// repeat for additional parameters... 
      call.setParams (params);

      For JAX-RPC, the Call object is configured with parameter names and types without providing their values, for example:

      call.addParameter(name, xmlType, mode); 
      // repeat for additional parameters 
      call.setReturnType(type);
      Where

      • name (type java.lang.String) is the name of the parameter

      • xmlType (type javax.xml.namespace.QName) is the XML type of the parameter

      • mode (type javax.xml.rpc.ParameterMode) the mode of the parameter, for example, IN, OUT, or INOUT

    6. Make the call. The operation is invoked on the Call object by

        org.apache.soap.Response resp = call.invoke(endpointURI, "");

      in Apache SOAP.

      The parameter values are collected into an array and passed to call.invoke as illustrated in the following example:

        Object resp = call.invoke(new Object[] {parm1, parm2,...});

      in JAX-RPC.

    7. Check for faults. We can check for a SOAP fault on the invocation by checking the response:
      if resp.generatedFault then {   
      org.apache.soap.Fault f = resp.getFault;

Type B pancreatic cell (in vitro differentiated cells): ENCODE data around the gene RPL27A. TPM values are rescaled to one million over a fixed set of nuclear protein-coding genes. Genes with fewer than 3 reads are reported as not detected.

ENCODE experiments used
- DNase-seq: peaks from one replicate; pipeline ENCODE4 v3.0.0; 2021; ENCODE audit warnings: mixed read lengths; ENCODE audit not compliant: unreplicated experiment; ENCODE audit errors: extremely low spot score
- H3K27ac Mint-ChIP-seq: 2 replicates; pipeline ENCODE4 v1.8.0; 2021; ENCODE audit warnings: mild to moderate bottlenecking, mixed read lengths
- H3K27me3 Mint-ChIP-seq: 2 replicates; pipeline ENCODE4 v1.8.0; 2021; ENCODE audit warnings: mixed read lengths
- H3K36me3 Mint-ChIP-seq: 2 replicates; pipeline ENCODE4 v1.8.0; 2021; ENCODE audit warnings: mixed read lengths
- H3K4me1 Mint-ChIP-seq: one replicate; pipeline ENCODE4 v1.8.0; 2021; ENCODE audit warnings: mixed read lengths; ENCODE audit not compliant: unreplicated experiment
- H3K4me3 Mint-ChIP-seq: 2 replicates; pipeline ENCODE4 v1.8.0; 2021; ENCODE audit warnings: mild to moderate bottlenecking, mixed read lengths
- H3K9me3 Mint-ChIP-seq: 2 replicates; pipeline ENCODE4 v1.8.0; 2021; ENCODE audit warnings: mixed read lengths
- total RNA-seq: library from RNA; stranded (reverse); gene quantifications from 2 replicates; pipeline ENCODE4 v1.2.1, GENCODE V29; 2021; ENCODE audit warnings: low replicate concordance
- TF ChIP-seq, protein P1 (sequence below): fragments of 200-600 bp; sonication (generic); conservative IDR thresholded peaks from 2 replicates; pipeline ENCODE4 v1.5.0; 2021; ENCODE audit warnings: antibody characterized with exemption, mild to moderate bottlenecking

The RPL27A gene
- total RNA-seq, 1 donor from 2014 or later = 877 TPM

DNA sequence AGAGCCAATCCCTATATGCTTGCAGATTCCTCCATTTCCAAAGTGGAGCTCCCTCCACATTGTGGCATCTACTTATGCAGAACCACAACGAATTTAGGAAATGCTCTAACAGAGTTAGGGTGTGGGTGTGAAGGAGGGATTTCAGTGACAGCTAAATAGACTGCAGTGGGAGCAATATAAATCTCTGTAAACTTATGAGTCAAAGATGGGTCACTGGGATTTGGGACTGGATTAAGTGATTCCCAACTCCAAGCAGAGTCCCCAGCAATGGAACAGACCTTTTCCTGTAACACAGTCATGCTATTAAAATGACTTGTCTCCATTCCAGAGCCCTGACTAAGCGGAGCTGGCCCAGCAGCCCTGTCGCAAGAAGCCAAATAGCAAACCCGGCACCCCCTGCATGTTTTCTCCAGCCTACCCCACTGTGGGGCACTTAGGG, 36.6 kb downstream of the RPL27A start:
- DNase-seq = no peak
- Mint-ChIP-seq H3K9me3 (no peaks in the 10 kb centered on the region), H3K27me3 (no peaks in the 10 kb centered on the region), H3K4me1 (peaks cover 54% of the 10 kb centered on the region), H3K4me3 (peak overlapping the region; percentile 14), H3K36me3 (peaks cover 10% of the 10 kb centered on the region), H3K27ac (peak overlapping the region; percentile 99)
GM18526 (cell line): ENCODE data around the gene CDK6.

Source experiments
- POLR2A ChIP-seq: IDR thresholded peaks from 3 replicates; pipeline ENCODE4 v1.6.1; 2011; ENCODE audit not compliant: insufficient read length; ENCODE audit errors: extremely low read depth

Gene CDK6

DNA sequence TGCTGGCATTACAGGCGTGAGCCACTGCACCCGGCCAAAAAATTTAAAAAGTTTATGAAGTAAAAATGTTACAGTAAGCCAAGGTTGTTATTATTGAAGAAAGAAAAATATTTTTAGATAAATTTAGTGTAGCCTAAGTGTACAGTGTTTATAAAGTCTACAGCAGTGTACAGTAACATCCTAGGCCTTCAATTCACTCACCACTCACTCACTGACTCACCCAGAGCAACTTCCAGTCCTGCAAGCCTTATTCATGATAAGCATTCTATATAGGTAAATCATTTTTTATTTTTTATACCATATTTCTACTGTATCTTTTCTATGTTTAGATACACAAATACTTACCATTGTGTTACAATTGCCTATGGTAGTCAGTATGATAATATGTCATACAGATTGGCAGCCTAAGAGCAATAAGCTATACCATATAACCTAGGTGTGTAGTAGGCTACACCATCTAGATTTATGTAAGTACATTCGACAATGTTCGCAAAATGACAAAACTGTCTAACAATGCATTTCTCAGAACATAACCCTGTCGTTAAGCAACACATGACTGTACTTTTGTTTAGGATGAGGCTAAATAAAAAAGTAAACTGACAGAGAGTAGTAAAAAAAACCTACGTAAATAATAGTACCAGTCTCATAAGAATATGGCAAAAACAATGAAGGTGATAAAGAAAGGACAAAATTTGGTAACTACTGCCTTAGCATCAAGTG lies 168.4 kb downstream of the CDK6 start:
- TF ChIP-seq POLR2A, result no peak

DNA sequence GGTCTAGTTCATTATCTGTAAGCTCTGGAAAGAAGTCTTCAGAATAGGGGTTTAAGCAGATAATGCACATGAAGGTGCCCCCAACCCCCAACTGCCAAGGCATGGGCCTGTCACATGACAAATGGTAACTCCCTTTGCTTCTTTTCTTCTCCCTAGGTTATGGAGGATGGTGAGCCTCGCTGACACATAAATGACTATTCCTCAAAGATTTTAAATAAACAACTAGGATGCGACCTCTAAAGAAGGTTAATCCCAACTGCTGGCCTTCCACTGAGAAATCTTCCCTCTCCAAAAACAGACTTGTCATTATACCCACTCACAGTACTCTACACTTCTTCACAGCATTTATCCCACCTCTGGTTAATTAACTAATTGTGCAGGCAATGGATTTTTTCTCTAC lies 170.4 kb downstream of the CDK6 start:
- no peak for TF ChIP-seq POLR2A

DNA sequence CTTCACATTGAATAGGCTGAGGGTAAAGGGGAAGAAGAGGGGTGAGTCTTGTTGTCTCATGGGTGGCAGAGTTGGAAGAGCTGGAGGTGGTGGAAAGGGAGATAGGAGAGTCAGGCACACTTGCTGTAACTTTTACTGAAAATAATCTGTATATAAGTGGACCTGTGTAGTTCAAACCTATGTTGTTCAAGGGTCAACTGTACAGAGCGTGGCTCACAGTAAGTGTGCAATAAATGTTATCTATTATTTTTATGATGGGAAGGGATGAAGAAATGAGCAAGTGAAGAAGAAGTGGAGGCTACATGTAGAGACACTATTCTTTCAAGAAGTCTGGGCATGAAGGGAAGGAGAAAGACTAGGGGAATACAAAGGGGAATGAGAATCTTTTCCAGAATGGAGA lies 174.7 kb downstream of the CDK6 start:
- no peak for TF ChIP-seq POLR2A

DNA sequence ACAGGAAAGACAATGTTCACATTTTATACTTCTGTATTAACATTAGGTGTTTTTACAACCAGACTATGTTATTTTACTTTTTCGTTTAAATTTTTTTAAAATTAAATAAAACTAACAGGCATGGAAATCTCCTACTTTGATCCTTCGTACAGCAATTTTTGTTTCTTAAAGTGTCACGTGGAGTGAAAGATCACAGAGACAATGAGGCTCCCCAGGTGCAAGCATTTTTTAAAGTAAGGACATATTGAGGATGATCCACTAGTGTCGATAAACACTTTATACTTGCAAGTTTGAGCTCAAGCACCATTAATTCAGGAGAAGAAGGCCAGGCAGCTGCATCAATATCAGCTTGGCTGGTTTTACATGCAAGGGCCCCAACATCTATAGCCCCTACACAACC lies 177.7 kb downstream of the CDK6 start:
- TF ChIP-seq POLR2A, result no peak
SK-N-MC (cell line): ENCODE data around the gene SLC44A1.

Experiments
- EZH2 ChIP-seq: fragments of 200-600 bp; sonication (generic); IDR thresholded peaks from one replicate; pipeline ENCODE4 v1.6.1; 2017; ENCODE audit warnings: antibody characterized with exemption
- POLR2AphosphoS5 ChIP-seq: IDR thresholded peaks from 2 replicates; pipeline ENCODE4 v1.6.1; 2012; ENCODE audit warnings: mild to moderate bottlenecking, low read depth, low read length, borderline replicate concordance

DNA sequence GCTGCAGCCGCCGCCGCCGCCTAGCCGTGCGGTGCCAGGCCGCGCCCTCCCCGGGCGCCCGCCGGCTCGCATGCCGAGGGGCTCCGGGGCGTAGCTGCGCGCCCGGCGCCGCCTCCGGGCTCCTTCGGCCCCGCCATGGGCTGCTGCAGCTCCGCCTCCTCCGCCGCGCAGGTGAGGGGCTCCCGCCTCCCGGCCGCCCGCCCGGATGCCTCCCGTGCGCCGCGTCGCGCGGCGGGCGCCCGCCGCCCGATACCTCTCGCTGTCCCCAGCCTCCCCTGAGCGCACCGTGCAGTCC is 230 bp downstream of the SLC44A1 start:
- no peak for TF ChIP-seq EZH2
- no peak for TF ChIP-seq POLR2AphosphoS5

f.getFaultCode();   
      f.getFaultString(); 
      }
      in Apache SOAP.

      A java.rmi.RemoteException error is displayed in JAX-RPC if a SOAP fault occurs on the invocation.

      try {   
      ... call.invoke(...) 
      } catch (java.rmi.RemoteException) ...

    8. Retrieve the result. In Apache SOAP, if the invocation is successful and returns a result, it can be retrieved from the Response object:

        Parameter result = resp.getReturnValue(); return result.getValue();

      In JAX-RPC, the result of invoke is the returned object when no exception is displayed:

      Object result = call.invoke(...);
       ... 
      return result;


Results

You have migrated Apache SOAP web services to a JAX-RPC Web services based on the Java EE specification.


What to do next

Develop a web services client based on the Web Services for Java EE specification.

Test the web services-enabled clients to verify the migration process is successful and we can implement the web services in a Java EE environment.


Related concepts

  • Web Services for Java EE specification


    Related tasks

  • Implement JAX-RPC web services clients
  • Test web services-enabled clients

  • WSDL2Java command for JAX-RPC applications
  • Mapping between Java language, WSDL and XML for JAX-RPC applications